A scene from last year's The Nativity. They did a pretty good job on the Biblical and historical accuracy meter, maybe an 8 on a scale of 10.
An interview with the Archbishop of Canterbury, and his waffling views on the historicity of the nativity accounts in Matthew and Luke brings to the fore the question: can we trust the historical veracity of the accounts of Jesus' birth as found in the New Testament?
Here are the basic objections critics have regarding the nativity story:
1. Matthew's account and Luke's account are contradictory and incompatible.
2. A virgin conception is impossible, and a creation of later generations of Christians to buttress their faith in the divinity of Jesus.
3. The accounts are not grounded in known history.
The second objection, strictly speaking, is not an historical objection. It's a philosophical objection. A Christopher Hitchens would reply, yes, just as we'd be safe to object to to a claim that talking pink elephants rule Canada.
Now, I was a skeptic. True I was a teenager at the time, but the virgin birth never bothered me. It seemed to me that if God were real, he could (to use a phrase Mr. Hitchens might) do whatever the jolly He may care. It's a silly objection. It really is.
The first objection is a literary objection. Again, this doesn't strike me as very muscular objection because while on the surface they don't mesh, it's rather easy to reconcile the two. In other words, even though they tell the story in very different ways, they don't tell the story in ways that can't be merged.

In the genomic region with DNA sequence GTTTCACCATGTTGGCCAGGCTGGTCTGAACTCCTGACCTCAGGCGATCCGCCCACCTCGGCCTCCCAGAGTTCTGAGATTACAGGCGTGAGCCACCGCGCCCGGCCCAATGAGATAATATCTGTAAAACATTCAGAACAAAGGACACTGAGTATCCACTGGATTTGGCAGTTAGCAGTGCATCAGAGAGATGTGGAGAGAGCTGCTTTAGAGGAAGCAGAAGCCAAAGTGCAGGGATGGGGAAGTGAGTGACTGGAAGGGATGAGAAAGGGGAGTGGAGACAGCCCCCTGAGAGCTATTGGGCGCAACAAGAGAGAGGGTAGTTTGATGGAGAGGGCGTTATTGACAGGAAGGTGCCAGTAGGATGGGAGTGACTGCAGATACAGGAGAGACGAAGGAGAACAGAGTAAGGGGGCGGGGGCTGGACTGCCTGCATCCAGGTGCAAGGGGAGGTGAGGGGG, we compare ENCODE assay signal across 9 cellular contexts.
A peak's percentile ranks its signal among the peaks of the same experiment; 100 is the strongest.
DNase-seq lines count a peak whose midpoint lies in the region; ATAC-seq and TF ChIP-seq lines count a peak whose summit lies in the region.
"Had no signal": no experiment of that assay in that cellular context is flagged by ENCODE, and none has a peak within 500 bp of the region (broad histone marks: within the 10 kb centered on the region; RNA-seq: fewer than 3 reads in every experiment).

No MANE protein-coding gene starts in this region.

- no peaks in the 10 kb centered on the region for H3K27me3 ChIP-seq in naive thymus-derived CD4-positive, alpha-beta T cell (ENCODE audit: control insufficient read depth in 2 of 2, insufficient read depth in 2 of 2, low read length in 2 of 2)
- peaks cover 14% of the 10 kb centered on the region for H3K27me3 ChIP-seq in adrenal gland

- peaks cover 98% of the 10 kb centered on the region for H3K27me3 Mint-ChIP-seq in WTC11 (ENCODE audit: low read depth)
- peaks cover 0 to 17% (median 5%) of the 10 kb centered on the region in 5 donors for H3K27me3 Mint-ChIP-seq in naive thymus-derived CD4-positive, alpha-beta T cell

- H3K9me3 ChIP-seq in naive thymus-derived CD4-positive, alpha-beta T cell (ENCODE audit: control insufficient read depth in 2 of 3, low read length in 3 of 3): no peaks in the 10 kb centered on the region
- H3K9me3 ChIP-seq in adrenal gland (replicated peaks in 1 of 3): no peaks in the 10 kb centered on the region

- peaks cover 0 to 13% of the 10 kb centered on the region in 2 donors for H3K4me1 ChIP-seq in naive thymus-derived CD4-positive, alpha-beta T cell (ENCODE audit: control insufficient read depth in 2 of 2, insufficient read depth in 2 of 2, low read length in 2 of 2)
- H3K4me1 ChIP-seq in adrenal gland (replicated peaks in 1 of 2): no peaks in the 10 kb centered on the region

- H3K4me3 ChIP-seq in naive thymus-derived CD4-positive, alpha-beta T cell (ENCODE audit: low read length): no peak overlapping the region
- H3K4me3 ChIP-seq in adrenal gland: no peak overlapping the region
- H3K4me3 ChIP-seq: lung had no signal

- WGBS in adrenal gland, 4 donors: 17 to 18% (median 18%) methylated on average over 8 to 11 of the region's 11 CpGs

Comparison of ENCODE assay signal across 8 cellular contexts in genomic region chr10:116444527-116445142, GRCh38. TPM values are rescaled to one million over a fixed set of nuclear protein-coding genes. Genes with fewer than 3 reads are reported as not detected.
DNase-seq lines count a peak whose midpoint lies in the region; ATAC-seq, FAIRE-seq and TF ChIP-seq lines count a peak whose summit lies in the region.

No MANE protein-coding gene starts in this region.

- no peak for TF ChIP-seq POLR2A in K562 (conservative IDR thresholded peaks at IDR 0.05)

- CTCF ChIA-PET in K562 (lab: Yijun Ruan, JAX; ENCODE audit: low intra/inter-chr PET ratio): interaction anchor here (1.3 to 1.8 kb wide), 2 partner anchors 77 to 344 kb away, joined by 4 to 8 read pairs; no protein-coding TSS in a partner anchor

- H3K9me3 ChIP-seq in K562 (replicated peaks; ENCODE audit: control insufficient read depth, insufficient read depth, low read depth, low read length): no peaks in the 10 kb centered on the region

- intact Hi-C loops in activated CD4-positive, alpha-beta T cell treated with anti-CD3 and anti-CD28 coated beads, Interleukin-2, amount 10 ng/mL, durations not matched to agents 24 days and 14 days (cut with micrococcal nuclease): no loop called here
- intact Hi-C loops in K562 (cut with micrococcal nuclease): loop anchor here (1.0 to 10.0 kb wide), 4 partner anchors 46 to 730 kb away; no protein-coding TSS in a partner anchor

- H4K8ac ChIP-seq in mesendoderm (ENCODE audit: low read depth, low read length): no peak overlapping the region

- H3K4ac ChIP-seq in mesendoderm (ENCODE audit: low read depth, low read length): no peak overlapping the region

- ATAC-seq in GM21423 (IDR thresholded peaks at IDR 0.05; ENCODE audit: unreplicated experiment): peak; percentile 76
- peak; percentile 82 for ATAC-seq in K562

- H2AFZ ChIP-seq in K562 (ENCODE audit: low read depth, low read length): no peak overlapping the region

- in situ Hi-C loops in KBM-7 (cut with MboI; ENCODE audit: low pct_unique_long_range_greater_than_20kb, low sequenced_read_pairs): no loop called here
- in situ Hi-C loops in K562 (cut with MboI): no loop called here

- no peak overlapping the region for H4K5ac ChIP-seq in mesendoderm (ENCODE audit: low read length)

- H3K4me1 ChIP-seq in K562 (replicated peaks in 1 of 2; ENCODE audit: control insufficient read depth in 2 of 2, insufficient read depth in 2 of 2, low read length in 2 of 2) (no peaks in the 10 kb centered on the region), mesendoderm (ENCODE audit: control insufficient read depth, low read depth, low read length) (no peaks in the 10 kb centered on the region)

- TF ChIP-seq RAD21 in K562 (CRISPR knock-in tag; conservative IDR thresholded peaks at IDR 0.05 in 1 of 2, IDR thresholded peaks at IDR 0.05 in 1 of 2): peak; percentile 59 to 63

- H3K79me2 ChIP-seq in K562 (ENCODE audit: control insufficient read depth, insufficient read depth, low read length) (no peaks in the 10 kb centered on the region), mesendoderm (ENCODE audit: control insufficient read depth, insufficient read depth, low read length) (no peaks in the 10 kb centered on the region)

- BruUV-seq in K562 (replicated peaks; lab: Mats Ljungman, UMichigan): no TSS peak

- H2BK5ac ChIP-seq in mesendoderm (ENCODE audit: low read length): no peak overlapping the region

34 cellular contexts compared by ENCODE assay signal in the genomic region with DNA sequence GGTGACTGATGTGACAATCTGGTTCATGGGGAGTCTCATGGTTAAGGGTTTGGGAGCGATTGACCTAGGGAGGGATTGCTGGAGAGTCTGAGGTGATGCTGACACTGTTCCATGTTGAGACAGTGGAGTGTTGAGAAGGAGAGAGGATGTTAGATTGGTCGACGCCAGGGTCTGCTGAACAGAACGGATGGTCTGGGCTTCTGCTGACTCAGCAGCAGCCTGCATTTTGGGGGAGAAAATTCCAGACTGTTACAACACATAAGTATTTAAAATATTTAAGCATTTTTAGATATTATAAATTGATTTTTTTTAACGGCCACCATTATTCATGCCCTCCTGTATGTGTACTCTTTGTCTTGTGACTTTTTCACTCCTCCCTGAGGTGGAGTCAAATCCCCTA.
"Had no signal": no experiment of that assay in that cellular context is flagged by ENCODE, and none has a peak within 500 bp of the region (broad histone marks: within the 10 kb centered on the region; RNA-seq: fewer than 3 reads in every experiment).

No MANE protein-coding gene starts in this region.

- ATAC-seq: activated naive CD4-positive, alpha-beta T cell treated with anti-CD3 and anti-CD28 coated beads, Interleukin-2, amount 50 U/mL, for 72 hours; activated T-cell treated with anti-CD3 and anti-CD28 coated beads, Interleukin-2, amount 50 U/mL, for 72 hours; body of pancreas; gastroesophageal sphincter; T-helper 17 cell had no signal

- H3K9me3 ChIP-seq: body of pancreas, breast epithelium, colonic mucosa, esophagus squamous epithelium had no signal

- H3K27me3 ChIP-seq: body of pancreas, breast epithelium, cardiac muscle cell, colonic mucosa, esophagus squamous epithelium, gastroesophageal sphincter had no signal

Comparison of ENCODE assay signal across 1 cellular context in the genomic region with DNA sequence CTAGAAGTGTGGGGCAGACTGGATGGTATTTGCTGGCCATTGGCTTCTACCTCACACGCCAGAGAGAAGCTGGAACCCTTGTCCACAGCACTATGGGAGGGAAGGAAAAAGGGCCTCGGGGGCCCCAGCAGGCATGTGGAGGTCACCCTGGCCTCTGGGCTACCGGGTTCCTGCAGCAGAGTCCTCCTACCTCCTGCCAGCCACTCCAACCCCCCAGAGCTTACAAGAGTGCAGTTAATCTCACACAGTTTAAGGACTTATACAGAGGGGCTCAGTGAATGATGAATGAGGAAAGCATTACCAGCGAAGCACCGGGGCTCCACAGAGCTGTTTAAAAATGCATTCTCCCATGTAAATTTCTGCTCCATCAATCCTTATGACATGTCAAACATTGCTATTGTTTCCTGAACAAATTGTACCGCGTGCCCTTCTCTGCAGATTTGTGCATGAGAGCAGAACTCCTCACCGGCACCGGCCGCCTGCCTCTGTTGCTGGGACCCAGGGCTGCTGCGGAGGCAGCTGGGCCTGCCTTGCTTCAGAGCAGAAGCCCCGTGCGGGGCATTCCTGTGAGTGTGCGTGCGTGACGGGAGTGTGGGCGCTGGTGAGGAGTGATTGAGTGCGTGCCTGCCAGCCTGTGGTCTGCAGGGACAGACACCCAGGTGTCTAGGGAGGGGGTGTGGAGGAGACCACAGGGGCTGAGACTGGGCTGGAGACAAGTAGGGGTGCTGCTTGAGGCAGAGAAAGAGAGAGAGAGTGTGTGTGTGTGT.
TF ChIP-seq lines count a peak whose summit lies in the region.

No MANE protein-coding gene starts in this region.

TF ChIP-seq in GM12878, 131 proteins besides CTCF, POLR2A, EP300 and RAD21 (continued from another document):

The only substantial objection is the last: can it be grounded in history? And here the story does quite well. For example, places (Nazareth, Bethlehem, Jerusalem) and names (Mary, Joseph, Jesus, Herod, Augustus) are correct for the time period. Herod is an especially telling figure; his assault on the toddler boys of Bethlehem are exactly the sort of behavior we would expect of him, based on his historical portrait (in Josephus' Antiquities).
For a much longer (and much better!) examination of these issues, see Mark D. Roberts' extended discussion from back in 2004.
Merry Christmas, everyone!